I also really enjoy the popup palette and often wonder why we can't have something similar in Zbrush or Photoshop.

    You mean this? (Photoshop)

    ALT+CTRL+SHIFT+RMB

    Keep the RMB down and you can leave the ALT+CTRL+SHIFT, if you want to change the HUE value, press and keep it pressed the Spacebar to lock the colour circular manipulator in position.


  • JedTheKrampus
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    JedTheKrampus polycounter lvl 3
    Well, sure, but it doesn't change brush presets now does it?

    That normalmap plugin looks like it could be handy but I like the results I get from a displacement modifier + multires sculpting in Blender. It takes more time and situationally it is still useful to use that plugin or Awesomebump (a Crazybump knockoff that runs natively on LInux.)
  • Noth
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    Noth polycounter lvl 7
    Woah, did not know about that ALT+CTRL+SHIFT+RMB in photoshop. Very cool. Lol @ awesomebump.
  • JedTheKrampus
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    JedTheKrampus polycounter lvl 3
    It's GPU accelerated and it's got a little bit of a fiddly interface but the results are decent (though not as good as Knald.)
  • SonicBlue
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    SonicBlue polycounter lvl 4
    Well, sure, but it doesn't change brush presets now does it?

    Obviously not, right click does that.

    That normalmap plugin looks like it could be handy but I like the results I get from a displacement modifier + multires sculpting in Blender. It takes more time and situationally it is still useful to use that plugin or Awesomebump (a Crazybump knockoff that runs natively on LInux.)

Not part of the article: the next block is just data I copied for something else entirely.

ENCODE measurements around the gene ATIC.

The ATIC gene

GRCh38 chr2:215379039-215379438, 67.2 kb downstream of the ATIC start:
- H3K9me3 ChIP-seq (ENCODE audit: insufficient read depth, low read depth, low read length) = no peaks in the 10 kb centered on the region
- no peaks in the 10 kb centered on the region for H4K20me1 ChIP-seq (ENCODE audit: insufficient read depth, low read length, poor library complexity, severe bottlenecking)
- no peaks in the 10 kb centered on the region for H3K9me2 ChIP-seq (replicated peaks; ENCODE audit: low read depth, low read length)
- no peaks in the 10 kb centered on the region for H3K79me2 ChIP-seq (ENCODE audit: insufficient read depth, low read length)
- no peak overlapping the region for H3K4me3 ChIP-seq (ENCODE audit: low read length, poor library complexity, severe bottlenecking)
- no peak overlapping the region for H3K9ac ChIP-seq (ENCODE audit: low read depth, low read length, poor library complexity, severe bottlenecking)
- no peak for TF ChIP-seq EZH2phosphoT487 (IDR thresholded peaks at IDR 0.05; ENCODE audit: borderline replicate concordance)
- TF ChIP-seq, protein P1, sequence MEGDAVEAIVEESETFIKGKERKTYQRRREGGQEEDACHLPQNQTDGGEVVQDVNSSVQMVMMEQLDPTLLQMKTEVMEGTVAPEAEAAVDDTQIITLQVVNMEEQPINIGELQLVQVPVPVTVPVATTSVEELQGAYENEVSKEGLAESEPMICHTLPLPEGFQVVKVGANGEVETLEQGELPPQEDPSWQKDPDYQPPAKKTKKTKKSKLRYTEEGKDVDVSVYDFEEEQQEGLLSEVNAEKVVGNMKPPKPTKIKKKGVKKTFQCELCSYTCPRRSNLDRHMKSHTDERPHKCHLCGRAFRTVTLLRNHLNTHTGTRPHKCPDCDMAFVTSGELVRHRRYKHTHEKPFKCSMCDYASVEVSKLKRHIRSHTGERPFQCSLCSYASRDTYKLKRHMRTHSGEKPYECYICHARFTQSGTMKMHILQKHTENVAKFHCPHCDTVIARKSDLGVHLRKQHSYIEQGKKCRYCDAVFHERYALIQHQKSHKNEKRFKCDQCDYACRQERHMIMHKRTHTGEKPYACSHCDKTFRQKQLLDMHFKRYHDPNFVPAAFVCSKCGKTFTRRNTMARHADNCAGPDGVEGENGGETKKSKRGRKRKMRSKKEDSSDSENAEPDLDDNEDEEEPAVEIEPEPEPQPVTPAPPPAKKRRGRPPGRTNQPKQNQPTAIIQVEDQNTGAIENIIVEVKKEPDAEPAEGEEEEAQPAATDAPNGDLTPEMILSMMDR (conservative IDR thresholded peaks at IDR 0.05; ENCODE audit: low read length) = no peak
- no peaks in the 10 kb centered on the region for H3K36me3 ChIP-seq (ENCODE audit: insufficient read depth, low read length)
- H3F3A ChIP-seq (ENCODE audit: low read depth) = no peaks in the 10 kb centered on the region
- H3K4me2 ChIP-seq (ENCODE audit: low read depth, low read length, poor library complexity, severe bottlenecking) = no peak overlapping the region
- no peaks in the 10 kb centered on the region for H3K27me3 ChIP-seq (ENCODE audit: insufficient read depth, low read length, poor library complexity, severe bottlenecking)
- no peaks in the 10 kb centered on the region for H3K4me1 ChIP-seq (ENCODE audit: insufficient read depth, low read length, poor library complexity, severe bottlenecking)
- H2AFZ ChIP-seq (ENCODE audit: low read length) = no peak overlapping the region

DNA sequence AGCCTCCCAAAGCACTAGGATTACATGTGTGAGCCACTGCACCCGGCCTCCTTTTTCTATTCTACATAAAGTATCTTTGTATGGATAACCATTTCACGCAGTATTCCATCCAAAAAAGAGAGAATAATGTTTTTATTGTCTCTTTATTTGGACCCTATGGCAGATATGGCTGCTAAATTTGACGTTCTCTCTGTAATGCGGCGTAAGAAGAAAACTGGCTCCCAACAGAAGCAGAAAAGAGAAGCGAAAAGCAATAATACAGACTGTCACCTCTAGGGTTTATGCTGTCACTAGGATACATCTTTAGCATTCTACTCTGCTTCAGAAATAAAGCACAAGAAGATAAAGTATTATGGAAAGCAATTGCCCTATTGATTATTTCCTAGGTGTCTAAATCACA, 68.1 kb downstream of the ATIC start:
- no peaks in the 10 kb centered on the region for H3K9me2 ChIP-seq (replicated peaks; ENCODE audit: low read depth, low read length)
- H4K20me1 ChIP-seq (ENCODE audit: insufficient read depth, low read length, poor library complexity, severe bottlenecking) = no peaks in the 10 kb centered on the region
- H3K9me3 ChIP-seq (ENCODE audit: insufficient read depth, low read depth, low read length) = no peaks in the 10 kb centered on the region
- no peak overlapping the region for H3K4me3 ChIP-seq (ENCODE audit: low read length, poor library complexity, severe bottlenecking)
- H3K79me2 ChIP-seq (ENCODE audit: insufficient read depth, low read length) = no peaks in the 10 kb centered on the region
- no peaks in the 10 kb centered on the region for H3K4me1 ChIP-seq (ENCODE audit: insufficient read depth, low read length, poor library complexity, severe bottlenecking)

Doesn't Blender have a node to generate normal maps from a picture?

    Last time I tried AwesomeBump, it froze my Windows, I have to try it on Linux but since it's GPU driven I doubt it will work on a VM, at least they had the decency of making it in Qt.



  • JedTheKrampus
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    JedTheKrampus polycounter lvl 3
    It sure does but I think it's pretty easy to see why I would rather have this:

    than this:



    The second one is the one I generated from the GIMP plugin, while the first is the one I sculpted. I did make a few mistakes in the sculpting process that I could fix with the sculpt UVs tool but the end result is definitely better on the first image, especially when the camera is further away from the mesh.

    Finally here's one from Krita. I only painted one leaf but it's the cleanest-looking of them all IMO and reads the best from a distance too. If I didn't need to go to sleep I'd finish it. Spent about an hour on this one but I'm sure if you spend a long enough time doing normal maps in Krita you could get it down to 30-35 minutes.



    Doing a simple conversion with Blender's bump mapping or AwesomeBump or the GIMP plugin is fine for a quick result and it can really bring out some nice details if you put it on a Combine Normal map layer and erase where the results aren't appropriate, but it's usually not the quickest way to the best possible result. It's usually better than nothing, though, that's for sure. There are only two things about doing the normals in Krita: first that it doesn't get you an AO map "for free" but in most foliage cases you want to do most of that with vertex colors anyway, and second that it's easy to make normals that are wrong, too hard, or overblown especially if you have too many combine normals layers.
  • SonicBlue
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    SonicBlue polycounter lvl 4
    @JedTheKrampus, that's a really nice result, I'll remember to test this technique, thanks!